Trains come through railroad crossings downtown several times in a 24-hour period. With apartments and condos so close to the tracks, many residents are annoyed at the noise.
Robin Fitzgerald is an athletic trainer who works and lives downtown. She said she hears the sound of trains running through Raleigh all day and night.
"It's often and it's disturbing, and people tell me I'll get used to and I'm waiting for that," Fitzgerald said.
During the day, she said it's not a big deal, but it's a much different story overnight.
"There's a train that runs at 10:20, 11-something, 1:30; there's one that typically comes at 4 and again at 6," Fitzgerald said.
She's not the only one complaining. Cindy Golden shot video from her balcony downtown of the noise at night.
The noise and complaints prompted the city to conduct a study on the feasibility of implementing quiet zones at seven different downtown crossings. The group Downtown Living Advocates recently published an article summing up the results of the study, pointing out that the cost is a major hurdle.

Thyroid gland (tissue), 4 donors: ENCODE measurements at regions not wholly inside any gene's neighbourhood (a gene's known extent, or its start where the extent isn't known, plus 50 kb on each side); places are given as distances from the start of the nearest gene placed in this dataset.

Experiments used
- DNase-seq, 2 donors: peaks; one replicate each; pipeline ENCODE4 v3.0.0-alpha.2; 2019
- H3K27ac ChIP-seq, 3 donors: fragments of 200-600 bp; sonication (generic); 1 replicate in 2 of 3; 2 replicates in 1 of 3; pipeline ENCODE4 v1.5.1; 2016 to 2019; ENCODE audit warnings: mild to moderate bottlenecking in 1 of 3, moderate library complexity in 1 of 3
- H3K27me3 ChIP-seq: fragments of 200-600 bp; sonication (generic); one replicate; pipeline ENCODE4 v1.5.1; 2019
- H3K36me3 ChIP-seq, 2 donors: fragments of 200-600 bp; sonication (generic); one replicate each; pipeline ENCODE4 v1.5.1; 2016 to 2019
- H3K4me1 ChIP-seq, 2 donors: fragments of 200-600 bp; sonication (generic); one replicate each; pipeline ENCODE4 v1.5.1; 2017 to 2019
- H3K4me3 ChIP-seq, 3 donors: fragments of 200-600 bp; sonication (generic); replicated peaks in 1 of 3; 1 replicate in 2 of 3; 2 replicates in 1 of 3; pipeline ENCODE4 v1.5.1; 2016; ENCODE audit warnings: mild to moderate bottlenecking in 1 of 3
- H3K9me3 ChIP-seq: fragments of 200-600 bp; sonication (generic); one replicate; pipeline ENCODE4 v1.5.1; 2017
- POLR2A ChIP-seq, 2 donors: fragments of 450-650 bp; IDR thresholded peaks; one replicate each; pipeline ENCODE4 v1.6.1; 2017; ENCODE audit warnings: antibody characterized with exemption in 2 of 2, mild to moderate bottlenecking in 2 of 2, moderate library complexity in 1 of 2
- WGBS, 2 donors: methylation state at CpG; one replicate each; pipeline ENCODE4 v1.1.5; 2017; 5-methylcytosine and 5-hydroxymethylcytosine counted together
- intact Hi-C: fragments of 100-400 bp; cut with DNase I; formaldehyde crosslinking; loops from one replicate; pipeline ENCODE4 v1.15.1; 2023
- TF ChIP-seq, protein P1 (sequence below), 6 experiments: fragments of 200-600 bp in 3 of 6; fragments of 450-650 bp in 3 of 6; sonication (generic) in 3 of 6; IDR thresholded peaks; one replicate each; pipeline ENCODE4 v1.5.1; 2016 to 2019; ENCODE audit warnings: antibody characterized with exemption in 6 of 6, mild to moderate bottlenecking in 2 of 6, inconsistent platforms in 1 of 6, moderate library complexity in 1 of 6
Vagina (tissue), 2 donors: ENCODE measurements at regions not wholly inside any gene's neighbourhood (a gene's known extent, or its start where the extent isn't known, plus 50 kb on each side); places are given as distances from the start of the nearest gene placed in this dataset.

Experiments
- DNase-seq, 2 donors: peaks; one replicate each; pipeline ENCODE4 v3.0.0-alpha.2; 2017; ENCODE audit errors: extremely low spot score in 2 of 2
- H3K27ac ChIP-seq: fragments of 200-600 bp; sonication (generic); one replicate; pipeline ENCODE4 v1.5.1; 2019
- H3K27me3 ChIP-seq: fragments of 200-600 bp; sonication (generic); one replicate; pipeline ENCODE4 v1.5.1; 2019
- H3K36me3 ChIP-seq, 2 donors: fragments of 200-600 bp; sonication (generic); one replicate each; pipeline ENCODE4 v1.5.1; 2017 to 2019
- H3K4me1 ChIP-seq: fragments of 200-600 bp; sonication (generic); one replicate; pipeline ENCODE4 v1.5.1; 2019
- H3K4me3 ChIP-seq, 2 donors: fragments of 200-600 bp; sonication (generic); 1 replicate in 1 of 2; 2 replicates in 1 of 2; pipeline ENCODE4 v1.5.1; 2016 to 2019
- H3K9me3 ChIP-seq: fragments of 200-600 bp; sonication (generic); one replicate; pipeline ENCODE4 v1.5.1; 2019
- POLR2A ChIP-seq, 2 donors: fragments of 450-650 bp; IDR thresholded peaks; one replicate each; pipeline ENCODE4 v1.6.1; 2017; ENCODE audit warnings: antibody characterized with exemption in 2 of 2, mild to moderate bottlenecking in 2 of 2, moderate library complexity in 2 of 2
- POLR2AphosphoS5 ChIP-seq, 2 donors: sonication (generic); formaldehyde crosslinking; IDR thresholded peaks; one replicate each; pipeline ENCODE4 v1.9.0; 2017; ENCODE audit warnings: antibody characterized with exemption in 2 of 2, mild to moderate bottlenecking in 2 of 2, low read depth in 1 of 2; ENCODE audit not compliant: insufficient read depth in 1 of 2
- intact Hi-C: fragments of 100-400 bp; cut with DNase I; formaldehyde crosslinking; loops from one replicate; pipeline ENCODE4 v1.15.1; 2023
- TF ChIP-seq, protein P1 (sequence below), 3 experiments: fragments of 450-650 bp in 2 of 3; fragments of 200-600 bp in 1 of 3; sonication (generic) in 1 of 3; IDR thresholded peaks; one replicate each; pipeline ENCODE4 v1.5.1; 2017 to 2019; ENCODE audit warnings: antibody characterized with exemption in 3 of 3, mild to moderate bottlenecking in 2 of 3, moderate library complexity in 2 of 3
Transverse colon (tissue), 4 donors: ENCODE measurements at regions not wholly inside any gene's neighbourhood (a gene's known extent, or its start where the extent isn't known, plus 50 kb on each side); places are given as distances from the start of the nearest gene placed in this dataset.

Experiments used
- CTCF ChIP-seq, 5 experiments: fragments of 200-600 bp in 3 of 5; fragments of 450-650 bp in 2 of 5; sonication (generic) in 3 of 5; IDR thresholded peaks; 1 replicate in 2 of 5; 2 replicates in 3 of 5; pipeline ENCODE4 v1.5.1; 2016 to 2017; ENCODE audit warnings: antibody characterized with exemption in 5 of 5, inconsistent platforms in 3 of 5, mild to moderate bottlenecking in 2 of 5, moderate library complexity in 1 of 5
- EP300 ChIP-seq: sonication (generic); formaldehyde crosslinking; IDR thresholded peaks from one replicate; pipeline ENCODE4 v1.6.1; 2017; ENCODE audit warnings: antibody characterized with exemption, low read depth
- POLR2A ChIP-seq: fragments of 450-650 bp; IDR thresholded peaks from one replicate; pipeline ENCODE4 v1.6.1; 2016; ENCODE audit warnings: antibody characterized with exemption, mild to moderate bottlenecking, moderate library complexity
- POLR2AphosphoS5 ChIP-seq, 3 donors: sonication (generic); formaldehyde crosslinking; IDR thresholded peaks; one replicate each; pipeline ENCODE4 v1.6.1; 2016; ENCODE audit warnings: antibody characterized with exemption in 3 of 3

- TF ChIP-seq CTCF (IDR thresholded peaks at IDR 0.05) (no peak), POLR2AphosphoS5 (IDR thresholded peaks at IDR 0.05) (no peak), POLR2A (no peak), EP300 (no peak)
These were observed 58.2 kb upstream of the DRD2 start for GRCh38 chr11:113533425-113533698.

Officials said quiet zones would cost anywhere from $1.5 to 3.5 million. Making an area a quiet zone means putting up additional gates or arms to completely block motorists from crossing the tracks when a train is coming. Without that, trains must legally blow their horns at least 15 seconds before approaching a public crossing.
Another obstacle is the plans for a high-speed rail that would travel through Raleigh.
"The state of North Carolina and the federal rail folks are still in discussions, and there are still plans to put in a high speed rail lines between Charlotte and D.C., coming right though Raleigh," said Transportation Operations Manager Mike Kennon. "When that comes through, the crossings in downtown are going to be grade separated, so do we go in and put in all this expensive equipment now when it could become obsolete when the high speed rail comes through?"
Until that happens, downtown residents are forced to deal with the noise.